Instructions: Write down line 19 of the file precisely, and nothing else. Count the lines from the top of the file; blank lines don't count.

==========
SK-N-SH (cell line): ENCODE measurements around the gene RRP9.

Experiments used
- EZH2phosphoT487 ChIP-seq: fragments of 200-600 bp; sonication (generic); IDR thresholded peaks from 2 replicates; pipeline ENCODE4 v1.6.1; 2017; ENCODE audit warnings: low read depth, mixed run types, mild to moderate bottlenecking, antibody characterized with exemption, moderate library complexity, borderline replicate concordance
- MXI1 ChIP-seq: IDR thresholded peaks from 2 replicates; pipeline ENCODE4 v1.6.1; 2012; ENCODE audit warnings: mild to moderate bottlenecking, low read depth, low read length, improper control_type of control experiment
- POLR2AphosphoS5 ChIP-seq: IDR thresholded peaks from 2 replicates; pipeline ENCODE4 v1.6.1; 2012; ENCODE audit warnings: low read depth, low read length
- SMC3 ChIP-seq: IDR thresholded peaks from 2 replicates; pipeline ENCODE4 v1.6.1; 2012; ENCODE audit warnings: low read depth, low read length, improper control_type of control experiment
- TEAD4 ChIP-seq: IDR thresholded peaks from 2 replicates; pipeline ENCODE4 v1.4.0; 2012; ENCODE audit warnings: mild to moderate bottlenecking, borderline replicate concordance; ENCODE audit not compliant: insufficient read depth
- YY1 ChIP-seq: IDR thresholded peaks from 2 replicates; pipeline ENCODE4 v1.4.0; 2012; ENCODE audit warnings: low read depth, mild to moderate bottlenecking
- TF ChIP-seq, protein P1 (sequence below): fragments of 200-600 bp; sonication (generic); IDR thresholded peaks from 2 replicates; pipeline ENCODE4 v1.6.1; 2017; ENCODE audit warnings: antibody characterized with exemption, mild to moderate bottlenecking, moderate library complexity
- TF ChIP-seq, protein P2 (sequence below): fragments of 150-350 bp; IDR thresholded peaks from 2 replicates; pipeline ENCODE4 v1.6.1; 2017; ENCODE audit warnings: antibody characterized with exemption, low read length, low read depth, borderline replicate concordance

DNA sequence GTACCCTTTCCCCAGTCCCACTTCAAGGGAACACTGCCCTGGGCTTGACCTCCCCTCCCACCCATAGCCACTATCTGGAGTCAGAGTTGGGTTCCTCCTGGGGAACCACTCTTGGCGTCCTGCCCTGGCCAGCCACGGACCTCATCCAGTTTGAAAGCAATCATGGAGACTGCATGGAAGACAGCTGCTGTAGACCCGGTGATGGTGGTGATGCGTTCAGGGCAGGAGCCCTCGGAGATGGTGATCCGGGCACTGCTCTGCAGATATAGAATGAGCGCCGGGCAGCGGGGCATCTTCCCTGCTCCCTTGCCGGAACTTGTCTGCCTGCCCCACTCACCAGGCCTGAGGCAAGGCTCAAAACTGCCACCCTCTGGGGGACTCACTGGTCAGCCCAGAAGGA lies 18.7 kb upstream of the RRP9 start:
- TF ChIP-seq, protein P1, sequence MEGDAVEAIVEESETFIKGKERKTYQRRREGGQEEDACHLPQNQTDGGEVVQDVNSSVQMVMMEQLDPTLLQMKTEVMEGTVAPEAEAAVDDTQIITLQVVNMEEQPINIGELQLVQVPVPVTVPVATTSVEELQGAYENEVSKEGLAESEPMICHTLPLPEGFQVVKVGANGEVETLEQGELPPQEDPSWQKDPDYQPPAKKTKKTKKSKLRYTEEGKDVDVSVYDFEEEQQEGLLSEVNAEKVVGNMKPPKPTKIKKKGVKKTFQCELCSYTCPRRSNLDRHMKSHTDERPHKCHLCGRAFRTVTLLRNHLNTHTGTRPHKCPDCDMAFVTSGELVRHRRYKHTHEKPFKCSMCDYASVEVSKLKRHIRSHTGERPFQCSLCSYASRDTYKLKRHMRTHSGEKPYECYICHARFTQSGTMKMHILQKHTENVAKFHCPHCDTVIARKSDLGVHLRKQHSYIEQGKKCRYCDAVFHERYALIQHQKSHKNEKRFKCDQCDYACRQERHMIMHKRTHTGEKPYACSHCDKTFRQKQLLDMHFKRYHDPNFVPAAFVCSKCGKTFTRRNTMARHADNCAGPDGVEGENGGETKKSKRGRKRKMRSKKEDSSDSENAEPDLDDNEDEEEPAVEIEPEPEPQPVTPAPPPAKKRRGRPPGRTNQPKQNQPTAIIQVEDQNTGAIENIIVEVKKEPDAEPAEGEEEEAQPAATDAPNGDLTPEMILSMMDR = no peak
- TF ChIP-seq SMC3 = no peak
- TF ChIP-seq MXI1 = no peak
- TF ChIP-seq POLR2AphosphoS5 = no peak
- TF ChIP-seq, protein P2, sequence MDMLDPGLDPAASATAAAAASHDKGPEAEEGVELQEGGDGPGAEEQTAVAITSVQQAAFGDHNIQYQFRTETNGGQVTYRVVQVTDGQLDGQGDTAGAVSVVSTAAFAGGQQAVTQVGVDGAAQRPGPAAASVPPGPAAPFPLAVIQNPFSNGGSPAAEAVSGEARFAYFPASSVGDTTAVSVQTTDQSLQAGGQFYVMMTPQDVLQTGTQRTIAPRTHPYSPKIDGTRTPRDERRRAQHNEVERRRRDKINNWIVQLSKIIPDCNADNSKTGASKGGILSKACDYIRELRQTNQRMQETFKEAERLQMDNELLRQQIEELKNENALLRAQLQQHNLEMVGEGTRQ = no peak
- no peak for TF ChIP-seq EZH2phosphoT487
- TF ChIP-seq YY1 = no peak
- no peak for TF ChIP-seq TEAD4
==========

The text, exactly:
- no peak for TF ChIP-seq TEAD4